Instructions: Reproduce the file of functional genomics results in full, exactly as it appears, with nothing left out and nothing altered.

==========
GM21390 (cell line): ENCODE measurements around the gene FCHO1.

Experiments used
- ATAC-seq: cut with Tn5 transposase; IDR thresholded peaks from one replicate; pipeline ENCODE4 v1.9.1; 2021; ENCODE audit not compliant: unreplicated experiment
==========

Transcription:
GM21390 (cell line): ENCODE measurements around the gene FCHO1.

Experiments used
- ATAC-seq: cut with Tn5 transposase; IDR thresholded peaks from one replicate; pipeline ENCODE4 v1.9.1; 2021; ENCODE audit not compliant: unreplicated experiment